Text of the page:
Date of Award

Spring 5-2-2019

Document Type

Honors Project

Degree Name

Bachelor of Arts


English, Linguistics, and Communication

Department Chair or Program Director

Richards, Gary

First Advisor

Lee, Janie

Major or Concentration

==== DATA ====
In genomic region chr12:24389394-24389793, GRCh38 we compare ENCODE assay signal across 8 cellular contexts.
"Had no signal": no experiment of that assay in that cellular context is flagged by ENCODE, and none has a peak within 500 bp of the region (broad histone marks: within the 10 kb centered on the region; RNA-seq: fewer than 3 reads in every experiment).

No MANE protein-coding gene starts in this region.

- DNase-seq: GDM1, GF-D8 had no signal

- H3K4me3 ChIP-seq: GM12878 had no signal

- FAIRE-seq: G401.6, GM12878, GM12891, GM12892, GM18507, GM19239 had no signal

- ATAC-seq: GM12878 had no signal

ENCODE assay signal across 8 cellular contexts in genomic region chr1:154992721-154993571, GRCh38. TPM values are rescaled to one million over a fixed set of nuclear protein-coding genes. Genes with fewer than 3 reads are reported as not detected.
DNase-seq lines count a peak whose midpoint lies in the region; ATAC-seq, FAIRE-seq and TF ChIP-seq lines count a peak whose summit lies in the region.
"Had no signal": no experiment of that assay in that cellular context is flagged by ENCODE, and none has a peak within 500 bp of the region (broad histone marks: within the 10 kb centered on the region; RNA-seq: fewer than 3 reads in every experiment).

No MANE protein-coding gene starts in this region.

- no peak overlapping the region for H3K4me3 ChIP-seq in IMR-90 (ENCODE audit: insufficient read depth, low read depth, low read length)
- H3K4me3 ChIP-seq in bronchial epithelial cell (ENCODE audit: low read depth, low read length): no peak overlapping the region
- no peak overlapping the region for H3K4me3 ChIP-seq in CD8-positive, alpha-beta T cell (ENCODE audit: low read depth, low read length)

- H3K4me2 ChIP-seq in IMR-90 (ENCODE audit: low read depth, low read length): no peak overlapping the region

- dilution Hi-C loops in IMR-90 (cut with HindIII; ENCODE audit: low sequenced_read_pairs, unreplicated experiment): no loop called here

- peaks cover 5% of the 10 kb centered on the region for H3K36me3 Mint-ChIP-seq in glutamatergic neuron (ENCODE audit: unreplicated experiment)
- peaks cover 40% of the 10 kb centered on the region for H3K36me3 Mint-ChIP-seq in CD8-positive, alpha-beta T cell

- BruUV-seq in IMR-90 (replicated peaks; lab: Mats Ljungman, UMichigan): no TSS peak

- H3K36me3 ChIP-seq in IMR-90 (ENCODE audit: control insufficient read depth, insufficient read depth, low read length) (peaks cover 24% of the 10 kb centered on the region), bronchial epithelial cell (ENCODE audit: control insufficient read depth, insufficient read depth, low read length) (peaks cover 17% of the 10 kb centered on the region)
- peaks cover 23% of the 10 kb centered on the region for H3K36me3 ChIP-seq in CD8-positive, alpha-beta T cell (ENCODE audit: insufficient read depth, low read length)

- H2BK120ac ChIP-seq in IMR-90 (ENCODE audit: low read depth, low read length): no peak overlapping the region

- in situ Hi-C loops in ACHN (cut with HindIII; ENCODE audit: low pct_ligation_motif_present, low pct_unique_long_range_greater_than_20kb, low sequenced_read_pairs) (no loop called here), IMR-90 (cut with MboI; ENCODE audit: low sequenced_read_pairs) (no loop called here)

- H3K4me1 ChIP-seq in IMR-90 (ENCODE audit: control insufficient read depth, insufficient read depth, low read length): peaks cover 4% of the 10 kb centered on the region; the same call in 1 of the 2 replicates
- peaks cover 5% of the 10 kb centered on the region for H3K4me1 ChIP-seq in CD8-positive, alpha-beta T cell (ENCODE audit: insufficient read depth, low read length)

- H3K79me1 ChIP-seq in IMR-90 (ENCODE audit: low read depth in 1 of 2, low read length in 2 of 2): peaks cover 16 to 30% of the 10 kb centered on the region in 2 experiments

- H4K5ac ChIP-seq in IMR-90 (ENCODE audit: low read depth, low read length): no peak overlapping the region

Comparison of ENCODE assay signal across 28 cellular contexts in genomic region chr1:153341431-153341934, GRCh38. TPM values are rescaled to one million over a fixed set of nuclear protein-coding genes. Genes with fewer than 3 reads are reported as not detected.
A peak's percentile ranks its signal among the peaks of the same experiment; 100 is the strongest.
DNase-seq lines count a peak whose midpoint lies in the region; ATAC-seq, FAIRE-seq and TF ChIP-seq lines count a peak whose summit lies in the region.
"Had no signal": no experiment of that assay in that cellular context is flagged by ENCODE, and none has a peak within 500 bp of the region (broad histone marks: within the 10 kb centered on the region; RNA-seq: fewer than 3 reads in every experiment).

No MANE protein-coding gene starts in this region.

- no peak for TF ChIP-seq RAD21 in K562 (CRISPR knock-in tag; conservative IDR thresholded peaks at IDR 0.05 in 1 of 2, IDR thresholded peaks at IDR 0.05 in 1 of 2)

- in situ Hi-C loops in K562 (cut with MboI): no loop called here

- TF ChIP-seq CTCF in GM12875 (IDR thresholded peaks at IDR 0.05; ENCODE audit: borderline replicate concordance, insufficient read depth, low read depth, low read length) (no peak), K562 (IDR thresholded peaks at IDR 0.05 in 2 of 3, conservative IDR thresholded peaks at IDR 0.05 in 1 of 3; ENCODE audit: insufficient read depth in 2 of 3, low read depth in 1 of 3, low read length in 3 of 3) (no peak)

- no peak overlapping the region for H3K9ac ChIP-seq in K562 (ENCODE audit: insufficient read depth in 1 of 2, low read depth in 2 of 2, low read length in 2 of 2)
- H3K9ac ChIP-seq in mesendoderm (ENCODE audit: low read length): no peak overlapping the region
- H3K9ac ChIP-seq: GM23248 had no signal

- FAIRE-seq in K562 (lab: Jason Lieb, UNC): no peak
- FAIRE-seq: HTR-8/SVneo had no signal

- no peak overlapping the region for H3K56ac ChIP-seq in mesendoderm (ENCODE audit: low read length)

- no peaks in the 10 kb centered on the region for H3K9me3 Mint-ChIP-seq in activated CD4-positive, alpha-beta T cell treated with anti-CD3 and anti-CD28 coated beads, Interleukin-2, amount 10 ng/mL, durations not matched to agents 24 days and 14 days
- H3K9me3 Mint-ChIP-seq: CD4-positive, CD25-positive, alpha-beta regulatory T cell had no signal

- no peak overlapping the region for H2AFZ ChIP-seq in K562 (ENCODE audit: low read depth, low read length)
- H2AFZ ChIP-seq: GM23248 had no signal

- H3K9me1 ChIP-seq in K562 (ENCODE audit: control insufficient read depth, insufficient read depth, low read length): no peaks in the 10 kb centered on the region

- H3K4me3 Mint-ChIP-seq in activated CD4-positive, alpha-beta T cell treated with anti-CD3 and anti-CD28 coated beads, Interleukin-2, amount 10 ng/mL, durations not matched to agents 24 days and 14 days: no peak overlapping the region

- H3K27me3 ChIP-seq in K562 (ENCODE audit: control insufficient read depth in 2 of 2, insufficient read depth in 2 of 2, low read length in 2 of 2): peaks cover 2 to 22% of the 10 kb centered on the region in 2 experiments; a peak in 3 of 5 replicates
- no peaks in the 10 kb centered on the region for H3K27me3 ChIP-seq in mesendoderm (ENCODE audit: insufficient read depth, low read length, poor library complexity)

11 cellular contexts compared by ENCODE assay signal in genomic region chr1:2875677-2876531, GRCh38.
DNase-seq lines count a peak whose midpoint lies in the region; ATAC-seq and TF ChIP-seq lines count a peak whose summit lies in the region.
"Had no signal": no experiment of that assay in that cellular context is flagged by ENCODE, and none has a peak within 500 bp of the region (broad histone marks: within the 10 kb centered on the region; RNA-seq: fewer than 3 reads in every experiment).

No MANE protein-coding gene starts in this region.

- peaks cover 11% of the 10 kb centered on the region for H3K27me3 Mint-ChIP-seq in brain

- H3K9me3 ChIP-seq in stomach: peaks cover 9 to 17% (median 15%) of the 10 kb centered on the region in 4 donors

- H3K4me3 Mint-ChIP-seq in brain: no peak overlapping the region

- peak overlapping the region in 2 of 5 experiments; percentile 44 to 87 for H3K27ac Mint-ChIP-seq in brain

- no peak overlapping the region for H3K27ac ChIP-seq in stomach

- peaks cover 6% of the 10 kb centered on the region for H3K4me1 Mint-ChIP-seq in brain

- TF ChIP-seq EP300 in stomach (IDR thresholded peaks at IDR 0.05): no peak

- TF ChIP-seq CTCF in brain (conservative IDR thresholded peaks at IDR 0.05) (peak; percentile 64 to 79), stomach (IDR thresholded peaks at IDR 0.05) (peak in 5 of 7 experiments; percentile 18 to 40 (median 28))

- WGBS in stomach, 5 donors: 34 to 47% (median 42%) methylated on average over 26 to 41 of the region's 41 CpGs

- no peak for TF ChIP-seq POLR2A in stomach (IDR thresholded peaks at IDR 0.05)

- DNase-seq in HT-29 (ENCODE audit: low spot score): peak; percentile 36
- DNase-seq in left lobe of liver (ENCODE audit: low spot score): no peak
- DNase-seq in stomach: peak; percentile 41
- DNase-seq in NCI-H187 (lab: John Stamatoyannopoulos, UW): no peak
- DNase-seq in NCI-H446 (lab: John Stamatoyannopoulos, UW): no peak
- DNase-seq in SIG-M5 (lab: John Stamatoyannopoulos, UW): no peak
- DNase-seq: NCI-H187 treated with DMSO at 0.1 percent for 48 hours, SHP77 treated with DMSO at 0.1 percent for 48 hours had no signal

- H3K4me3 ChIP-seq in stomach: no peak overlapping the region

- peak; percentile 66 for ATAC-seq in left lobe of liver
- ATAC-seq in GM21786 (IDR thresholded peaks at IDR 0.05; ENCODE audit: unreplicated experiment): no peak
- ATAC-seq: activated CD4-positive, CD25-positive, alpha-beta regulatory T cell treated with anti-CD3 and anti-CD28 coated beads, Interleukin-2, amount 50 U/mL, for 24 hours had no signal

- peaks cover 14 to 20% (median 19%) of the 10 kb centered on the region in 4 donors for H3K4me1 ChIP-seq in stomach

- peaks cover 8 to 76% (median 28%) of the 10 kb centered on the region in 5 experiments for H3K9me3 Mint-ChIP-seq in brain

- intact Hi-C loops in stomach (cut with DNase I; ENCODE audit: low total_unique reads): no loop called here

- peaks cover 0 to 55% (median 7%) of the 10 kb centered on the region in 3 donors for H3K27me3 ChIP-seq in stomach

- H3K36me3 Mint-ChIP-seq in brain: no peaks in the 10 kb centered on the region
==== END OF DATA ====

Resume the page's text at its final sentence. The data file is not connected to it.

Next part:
Features of women’s speech are typically characterized by excessive politeness and submission in the forms of hedges, fillers, indirect requests, or tag questions. Additionally, women are statistically far less likely to commit interruptions, more likely to commit retrievals, and more likely to use intensifiers, excessive adjectives, and HRT. These features combine to depict women in a negative light. Traditionally, sociolinguistics has examined the ways in which women are stigmatized and how our patriarchal society has conditioned us to view women as vapid, uncertain, unintelligent, and annoying for using these features. For this thesis, I wanted to examine the ways in which one of my most significant linguistic influences, my mother, subverts these expectations of women’s speech in order to assert her social dominance and power. My mother uses joint production, gap times, turn-taking, and strategic interruptions to thwart misogynistic generalizations surrounding the way that women are expected to communicate. Instead of using features of women’s or men’s speech, she redefines gendered linguistic norms to create a new method of oral communication that is free from sexist judgement.